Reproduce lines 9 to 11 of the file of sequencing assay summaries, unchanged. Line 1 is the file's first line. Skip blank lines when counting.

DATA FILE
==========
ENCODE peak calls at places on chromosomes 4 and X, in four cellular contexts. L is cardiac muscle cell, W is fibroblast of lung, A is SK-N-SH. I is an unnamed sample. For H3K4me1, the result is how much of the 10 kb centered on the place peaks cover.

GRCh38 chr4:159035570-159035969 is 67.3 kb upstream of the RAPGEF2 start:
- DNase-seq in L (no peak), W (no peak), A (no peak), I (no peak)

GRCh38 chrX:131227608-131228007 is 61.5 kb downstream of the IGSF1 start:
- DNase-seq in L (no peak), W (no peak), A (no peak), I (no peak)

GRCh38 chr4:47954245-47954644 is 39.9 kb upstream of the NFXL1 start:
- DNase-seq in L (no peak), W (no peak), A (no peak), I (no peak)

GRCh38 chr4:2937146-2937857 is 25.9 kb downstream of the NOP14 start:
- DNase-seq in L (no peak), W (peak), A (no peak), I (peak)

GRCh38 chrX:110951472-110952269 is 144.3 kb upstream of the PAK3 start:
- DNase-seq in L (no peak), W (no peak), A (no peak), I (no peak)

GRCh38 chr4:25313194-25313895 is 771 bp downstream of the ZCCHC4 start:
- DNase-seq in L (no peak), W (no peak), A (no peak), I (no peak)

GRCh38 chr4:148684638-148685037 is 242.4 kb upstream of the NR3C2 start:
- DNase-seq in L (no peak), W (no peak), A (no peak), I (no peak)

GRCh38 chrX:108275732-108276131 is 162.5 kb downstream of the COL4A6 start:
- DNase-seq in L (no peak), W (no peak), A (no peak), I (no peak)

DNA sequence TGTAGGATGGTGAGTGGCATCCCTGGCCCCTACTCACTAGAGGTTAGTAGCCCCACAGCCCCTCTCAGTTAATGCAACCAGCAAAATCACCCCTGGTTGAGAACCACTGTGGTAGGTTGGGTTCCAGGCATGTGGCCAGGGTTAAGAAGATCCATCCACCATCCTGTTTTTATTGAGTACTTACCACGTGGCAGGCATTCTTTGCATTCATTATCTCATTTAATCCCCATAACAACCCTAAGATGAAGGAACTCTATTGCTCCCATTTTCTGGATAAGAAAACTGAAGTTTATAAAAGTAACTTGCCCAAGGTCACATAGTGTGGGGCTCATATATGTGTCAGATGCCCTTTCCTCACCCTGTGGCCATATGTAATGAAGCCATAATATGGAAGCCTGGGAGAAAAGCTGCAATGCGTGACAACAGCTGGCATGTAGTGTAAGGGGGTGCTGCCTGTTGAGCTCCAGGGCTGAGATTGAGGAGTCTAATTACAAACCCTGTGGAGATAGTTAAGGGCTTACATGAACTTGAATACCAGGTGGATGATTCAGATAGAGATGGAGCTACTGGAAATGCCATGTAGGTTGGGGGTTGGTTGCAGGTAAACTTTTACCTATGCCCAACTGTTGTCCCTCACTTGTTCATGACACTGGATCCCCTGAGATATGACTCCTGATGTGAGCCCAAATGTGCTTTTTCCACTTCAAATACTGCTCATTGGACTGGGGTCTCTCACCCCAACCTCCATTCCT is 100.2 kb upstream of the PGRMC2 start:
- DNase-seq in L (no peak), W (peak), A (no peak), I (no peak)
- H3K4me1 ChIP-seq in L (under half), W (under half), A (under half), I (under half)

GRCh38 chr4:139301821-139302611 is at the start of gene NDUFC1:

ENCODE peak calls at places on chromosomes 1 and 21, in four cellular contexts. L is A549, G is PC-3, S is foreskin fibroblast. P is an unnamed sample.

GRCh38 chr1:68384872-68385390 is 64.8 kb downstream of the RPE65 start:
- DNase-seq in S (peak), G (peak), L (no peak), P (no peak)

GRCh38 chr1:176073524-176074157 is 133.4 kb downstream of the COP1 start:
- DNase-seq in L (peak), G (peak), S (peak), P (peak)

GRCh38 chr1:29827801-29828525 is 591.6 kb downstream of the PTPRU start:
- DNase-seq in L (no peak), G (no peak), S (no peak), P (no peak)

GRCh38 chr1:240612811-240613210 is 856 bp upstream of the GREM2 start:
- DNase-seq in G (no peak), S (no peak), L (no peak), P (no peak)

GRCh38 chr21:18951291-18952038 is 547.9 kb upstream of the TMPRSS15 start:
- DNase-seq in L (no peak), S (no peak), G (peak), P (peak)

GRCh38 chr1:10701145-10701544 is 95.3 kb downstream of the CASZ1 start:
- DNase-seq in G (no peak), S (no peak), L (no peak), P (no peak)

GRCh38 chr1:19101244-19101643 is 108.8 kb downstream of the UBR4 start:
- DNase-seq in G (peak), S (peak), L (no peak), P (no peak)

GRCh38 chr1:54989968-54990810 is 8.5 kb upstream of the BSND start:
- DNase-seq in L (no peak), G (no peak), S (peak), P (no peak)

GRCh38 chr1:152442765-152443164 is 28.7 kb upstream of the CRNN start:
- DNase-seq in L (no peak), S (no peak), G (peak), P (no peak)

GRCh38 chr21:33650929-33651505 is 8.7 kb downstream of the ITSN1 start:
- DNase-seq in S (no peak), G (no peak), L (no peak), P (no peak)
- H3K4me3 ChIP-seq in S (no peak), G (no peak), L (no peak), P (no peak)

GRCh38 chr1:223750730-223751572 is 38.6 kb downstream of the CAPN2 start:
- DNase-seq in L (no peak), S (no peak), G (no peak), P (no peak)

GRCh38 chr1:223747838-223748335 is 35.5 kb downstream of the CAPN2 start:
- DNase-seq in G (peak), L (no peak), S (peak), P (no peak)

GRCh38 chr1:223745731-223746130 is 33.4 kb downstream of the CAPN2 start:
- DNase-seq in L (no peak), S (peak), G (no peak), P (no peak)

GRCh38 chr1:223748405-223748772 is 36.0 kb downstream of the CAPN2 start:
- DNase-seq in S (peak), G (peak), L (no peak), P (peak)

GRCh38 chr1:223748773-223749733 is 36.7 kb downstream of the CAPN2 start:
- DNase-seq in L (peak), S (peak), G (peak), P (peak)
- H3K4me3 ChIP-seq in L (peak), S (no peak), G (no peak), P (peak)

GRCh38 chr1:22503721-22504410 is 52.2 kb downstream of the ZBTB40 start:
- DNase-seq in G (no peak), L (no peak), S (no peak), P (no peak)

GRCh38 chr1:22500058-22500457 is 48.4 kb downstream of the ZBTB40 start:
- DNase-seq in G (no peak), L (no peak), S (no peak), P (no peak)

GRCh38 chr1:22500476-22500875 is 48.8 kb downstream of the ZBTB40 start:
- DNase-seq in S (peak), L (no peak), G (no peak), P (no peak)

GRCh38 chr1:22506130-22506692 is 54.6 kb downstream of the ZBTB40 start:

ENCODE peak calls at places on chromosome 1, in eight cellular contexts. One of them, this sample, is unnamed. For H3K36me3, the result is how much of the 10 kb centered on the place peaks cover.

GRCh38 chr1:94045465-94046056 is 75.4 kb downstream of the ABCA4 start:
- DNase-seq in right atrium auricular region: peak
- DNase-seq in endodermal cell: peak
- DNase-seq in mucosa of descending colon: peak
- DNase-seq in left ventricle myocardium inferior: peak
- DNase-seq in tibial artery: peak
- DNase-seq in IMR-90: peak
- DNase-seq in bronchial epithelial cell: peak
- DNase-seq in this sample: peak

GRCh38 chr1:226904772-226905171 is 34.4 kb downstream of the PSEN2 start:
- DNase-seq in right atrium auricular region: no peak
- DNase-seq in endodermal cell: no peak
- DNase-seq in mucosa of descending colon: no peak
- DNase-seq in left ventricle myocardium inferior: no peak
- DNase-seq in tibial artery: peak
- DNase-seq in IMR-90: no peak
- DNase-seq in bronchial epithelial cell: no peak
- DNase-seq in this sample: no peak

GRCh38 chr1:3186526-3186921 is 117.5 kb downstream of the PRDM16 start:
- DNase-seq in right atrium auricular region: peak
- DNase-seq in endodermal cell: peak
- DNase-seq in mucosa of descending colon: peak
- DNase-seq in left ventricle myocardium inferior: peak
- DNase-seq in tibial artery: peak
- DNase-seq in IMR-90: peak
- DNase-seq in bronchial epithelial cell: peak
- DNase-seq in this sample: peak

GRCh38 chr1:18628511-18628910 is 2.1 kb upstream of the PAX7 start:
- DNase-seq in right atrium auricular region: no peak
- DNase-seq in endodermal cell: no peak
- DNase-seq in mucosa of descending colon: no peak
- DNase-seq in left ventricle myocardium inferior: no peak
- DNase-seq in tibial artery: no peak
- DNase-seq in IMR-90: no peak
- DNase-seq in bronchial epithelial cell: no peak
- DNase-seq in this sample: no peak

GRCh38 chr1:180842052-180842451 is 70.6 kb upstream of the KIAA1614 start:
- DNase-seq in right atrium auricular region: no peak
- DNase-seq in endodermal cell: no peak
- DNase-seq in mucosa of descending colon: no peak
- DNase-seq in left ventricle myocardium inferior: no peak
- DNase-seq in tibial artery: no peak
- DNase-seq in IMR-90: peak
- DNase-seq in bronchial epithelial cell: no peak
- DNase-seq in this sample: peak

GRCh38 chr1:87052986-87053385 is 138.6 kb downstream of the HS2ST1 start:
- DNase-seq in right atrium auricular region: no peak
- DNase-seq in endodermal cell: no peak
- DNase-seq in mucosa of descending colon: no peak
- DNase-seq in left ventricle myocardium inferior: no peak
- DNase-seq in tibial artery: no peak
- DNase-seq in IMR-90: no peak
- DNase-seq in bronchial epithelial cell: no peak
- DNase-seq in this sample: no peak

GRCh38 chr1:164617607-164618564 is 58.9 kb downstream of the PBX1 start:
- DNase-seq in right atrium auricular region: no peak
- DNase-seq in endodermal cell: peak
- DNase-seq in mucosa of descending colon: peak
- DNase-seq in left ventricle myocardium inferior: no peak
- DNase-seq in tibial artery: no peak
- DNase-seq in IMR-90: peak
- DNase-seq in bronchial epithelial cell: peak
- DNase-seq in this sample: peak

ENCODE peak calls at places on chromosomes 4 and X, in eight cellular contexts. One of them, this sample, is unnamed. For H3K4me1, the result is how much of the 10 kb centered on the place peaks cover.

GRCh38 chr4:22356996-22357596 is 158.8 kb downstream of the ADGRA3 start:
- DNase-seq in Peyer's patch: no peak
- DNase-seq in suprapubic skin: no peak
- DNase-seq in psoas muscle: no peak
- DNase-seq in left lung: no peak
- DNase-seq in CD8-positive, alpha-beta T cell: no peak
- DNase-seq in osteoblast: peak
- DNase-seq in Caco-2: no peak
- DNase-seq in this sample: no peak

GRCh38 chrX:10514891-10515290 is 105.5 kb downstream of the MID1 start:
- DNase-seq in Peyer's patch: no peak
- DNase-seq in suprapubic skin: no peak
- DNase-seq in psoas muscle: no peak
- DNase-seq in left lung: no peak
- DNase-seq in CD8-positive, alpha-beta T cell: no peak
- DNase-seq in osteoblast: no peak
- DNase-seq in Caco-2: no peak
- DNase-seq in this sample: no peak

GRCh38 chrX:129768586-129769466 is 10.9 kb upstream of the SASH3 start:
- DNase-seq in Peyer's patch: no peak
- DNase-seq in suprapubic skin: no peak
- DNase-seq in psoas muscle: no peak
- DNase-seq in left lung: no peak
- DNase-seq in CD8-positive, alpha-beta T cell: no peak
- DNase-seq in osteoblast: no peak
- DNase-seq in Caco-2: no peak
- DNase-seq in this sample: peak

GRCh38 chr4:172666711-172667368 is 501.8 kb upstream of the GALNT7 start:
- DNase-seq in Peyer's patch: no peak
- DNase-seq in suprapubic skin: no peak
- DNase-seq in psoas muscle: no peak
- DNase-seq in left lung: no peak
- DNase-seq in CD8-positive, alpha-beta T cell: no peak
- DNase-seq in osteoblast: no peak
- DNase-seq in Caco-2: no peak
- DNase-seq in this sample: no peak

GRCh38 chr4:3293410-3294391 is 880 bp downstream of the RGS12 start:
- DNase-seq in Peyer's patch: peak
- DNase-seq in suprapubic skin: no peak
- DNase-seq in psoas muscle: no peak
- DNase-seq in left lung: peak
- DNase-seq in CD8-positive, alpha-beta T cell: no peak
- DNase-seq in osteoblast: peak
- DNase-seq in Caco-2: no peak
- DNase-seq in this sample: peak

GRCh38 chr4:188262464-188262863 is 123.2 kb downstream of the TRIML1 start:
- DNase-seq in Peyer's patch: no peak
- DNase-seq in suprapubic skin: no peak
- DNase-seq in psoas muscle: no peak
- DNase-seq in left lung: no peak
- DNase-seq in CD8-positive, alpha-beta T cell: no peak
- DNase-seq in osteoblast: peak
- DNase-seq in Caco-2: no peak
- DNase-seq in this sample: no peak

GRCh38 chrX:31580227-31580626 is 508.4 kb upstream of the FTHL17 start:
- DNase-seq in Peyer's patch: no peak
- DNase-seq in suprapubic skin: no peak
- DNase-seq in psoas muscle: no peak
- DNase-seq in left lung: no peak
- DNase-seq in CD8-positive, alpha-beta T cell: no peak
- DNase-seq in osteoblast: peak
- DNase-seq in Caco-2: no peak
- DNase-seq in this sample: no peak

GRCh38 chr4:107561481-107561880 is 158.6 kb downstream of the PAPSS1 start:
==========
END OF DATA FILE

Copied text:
- DNase-seq in L (no peak), W (peak), A (no peak), I (peak)

GRCh38 chrX:110951472-110952269 is 144.3 kb upstream of the PAK3 start:
- DNase-seq in L (no peak), W (no peak), A (no peak), I (no peak)